My notes on: Is anyone aware of another method of deriving 1/2! without using the gamma function?

24 Jun 2015, by Pang Yan Han

NOTE: Sometimes I chance across brilliant answers to interesting Math questions on Quora and felt like rearranging and/or adding some steps into the original answer. I think these should be placed in a different section of my blog but due to time constraint, I’ll place it here for now.

Backstory: This answer is authored by Anders Kaseorg. I’m just adding on and rearranging some stuff to aid my own understanding. Due to my limited Math ability, some of what I’ll be writing below may very well be wrong. Read at your own risk.

Method 1: Using Stirling’s Approximation

So we start off with:


$$ \forall n \in N, \\ \frac{1}{2}! = \frac{n(n - \frac{1}{2})(n - 1)(n - \frac{3}{2}) \cdot \cdot \cdot \frac{3}{2} \cdot 1 \cdot \frac{1}{2}!}{n(n - \frac{1}{2})(n - 1)(n - \frac{3}{2}) \cdot \cdot \cdot \frac{3}{2} \cdot 1} \\ = \frac{[n(n - 1) \cdot \cdot \cdot 1][(n - \frac{1}{2})(n - \frac{3}{2}) \cdot \cdot \cdot \frac{3}{2} \cdot \frac{1}{2}!]}{2^{-2n + 1}(2n)(2n - 1)(2n - 2)(2n - 3) \cdot \cdot \cdot 3 \cdot 2} \\ = 2^{2n - 1} \frac{n!(n - \frac{1}{2})!}{(2n)!} $$

This step:


$$ \frac{1}{2}! = \frac{n(n - \frac{1}{2})(n - 1)(n - \frac{3}{2}) \cdot \cdot \cdot \frac{3}{2} \cdot 1 \cdot \frac{1}{2}!}{n(n - \frac{1}{2})(n - 1)(n - \frac{3}{2}) \cdot \cdot \cdot \frac{3}{2} \cdot 1} \\ $$

is really just:


$$ \frac{1}{2}! = 1 \cdot \frac{1}{2} ! = \frac{n(n - \frac{1}{2})(n - 1)(n - \frac{3}{2}) \cdot \cdot \cdot \frac{3}{2} \cdot 1}{n(n - \frac{1}{2})(n - 1)(n - \frac{3}{2}) \cdot \cdot \cdot \frac{3}{2} \cdot 1} \cdot \frac{1}{2}! \\ $$

For this step:


$$ \frac{n(n - \frac{1}{2})(n - 1)(n - \frac{3}{2}) \cdot \cdot \cdot \frac{3}{2} \cdot 1 \cdot \frac{1}{2}!}{n(n - \frac{1}{2})(n - 1)(n - \frac{3}{2}) \cdot \cdot \cdot \frac{3}{2} \cdot 1} \\ = \frac{[n(n - 1) \cdot \cdot \cdot 1][(n - \frac{1}{2})(n - \frac{3}{2}) \cdot \cdot \cdot \frac{3}{2} \cdot \frac{1}{2}!]}{2^{-2n + 1}(2n)(2n - 1)(2n - 2)(2n - 3) \cdot \cdot \cdot 3 \cdot 2} \\ $$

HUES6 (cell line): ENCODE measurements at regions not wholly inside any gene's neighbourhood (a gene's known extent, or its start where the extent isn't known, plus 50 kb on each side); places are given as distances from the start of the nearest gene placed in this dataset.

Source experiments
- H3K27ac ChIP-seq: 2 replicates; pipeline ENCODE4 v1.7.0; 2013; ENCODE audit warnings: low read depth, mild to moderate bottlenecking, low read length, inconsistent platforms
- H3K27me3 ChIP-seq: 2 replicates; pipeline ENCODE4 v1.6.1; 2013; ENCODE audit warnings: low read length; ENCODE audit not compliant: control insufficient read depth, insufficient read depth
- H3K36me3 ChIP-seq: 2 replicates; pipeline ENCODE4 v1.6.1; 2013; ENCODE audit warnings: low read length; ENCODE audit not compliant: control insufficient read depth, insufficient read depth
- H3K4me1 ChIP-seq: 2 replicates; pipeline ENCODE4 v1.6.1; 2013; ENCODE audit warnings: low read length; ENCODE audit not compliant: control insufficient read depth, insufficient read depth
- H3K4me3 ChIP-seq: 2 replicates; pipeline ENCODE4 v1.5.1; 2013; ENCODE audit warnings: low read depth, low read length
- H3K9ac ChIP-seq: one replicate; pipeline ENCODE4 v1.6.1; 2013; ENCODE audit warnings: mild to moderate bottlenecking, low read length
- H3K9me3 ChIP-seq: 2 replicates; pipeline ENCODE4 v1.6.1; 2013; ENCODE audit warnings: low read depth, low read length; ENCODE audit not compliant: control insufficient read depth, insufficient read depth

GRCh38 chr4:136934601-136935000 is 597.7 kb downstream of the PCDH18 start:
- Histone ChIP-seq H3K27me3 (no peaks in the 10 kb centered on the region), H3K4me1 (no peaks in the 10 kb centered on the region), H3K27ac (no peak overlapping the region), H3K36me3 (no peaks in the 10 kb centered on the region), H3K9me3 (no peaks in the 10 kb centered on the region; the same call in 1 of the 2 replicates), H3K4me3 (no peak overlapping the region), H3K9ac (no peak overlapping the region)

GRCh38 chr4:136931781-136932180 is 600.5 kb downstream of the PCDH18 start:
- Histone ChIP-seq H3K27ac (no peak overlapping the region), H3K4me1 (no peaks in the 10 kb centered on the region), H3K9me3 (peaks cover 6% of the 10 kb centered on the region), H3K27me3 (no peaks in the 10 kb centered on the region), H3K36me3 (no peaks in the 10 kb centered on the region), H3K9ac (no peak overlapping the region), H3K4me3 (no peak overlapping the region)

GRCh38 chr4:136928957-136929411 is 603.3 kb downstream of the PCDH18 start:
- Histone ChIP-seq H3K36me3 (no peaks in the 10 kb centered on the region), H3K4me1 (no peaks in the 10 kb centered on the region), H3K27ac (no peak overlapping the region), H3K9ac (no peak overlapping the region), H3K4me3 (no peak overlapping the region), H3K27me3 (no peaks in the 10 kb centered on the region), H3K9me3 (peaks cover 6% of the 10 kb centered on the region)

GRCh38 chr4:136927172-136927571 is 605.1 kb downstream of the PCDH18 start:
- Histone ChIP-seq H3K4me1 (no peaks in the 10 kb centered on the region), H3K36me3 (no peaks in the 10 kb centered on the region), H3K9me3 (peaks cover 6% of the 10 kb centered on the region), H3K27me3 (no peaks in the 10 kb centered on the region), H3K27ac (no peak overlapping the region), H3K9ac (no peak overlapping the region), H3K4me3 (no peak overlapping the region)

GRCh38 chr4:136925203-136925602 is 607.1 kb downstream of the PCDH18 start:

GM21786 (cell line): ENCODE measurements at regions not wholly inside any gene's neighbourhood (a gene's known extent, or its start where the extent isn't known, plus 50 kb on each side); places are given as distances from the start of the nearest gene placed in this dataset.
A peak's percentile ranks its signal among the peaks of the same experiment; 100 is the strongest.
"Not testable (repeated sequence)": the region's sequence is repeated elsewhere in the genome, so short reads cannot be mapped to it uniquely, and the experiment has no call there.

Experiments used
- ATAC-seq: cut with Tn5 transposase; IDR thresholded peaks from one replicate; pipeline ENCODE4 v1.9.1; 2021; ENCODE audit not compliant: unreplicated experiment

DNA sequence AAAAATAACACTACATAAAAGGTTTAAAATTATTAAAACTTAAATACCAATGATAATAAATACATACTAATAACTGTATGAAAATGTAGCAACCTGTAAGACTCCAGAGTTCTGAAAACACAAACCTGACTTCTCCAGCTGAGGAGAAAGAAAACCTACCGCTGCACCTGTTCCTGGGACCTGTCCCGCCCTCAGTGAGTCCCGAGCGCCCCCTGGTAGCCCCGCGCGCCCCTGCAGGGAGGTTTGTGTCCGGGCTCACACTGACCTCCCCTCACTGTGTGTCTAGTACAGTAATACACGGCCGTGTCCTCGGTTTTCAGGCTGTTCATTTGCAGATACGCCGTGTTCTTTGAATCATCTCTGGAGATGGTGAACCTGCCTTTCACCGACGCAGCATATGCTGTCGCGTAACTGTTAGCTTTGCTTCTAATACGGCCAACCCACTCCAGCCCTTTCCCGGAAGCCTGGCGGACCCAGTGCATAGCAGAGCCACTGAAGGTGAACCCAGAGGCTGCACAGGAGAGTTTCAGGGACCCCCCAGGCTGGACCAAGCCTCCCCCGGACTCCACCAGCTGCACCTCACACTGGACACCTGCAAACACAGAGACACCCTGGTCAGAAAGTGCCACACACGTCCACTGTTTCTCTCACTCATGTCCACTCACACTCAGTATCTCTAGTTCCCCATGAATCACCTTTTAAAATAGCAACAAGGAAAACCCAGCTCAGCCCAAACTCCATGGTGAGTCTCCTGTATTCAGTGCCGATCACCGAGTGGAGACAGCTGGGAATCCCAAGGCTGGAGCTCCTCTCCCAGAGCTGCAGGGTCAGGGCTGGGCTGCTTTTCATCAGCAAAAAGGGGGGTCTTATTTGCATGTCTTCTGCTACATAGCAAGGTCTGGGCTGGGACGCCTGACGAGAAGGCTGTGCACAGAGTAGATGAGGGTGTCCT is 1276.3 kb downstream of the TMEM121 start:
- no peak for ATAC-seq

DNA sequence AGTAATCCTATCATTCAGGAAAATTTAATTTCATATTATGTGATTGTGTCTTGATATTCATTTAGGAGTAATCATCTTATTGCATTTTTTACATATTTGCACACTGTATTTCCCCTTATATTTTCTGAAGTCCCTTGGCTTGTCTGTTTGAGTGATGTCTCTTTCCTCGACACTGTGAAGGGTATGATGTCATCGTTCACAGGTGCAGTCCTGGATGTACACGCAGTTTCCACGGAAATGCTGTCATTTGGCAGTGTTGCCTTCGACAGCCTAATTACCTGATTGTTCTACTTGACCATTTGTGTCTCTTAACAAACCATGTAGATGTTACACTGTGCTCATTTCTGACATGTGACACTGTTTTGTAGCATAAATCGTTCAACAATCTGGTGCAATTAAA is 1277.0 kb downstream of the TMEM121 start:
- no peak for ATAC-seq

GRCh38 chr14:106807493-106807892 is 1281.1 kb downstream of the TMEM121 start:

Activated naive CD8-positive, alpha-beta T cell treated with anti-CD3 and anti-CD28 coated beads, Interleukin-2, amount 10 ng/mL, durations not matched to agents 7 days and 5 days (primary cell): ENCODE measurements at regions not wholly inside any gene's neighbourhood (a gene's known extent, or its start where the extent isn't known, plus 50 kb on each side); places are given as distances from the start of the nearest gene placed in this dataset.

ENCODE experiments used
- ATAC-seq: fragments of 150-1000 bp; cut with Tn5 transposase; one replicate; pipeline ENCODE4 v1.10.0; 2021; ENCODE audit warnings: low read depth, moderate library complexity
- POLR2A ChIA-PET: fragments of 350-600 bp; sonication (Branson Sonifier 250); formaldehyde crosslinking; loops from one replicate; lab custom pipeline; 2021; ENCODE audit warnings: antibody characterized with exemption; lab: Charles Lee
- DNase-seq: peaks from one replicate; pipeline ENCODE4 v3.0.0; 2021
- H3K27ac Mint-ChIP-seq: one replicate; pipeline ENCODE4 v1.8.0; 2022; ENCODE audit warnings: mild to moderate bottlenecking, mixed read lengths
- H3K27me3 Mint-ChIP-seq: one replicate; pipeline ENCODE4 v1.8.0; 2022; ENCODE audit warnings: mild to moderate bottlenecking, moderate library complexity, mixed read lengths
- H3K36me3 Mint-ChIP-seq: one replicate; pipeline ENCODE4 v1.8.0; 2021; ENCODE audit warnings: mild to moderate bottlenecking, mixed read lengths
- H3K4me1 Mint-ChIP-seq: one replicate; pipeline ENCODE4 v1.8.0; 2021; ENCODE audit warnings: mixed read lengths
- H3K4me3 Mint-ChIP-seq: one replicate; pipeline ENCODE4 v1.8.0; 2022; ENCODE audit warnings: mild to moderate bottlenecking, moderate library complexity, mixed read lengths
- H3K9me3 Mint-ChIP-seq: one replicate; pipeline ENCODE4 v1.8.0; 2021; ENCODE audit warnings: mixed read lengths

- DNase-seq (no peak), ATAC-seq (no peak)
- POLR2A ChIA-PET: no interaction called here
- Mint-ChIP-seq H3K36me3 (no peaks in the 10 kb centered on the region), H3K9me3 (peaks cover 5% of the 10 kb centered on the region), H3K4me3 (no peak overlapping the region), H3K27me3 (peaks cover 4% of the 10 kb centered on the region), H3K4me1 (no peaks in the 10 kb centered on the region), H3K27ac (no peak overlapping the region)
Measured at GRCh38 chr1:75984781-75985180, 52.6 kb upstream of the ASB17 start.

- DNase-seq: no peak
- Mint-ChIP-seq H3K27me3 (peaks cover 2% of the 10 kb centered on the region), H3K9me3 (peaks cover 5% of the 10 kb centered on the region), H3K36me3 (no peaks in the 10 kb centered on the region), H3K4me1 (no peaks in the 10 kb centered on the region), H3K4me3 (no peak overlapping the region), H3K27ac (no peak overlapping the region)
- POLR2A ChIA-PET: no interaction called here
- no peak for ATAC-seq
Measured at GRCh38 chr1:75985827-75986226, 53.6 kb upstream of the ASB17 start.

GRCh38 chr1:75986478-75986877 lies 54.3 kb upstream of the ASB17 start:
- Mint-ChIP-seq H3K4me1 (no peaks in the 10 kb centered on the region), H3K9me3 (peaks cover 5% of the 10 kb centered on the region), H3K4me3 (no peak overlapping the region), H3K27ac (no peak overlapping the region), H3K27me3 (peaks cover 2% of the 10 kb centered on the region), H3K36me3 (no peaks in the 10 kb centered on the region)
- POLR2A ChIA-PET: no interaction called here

we first look at the numerator. Observe that each term in the numerator and the next term differs by \( \frac{1}{2} \). Hence, we can find the terms \( n, n - 1, n - 2, … , 2, 1 \) and \( n - \frac{1}{2}, n - \frac{3}{2}, … , \). We group the whole number terms together and the fractional terms together:


$$ \frac{n(n - \frac{1}{2})(n - 1)(n - \frac{3}{2}) \cdot \cdot \cdot \frac{3}{2} \cdot 1 \cdot \frac{1}{2}!}{n(n - \frac{1}{2})(n - 1)(n - \frac{3}{2}) \cdot \cdot \cdot \frac{3}{2} \cdot 1} \\ = \frac{[n(n - 1) \cdot \cdot \cdot 1][(n - \frac{1}{2})(n - \frac{3}{2}) \cdot \cdot \cdot \frac{3}{2} \cdot \frac{1}{2}!]}{n(n - \frac{1}{2})(n - 1)(n - \frac{3}{2}) \cdot \cdot \cdot \frac{3}{2} \cdot 1} \\ \\ $$

Now we look at the denominator, \( n(n - \frac{1}{2})(n - 1)(n - \frac{3}{2}) \cdot \cdot \cdot \frac{3}{2} \cdot 1 \). We can multiply every term in the denominator by \( 1 = \frac{2}{2} \) to get \( (\frac{2}{2} \cdot n)(\frac{2}{2} \cdot (n - \frac{1}{2}))(\frac{2}{2} \cdot (n - 1))(\frac{2}{2} \cdot (n - \frac{3}{2})) \cdot \cdot \cdot (\frac{2}{2} \cdot \frac{3}{2}) \cdot (\frac{2}{2} \cdot 1) \). This is equivalent to \( \frac{2n}{2} \cdot \frac{2n - 1}{2} \cdot \frac{2n - 2}{2} \cdot \frac{2n - 3}{2} \cdot \cdot \cdot \frac{3}{2} \cdot \frac{2}{2} \). Observe that there are \( 2n - 2 + 1 = 2n - 1 \) terms in total, so we can rewrite that as \( \frac{(2n)(2n - 1)(2n - 2)(2n - 3) \cdot \cdot \cdot 3 \cdot 2}{2^{2n - 1}} \). Now for the full equation: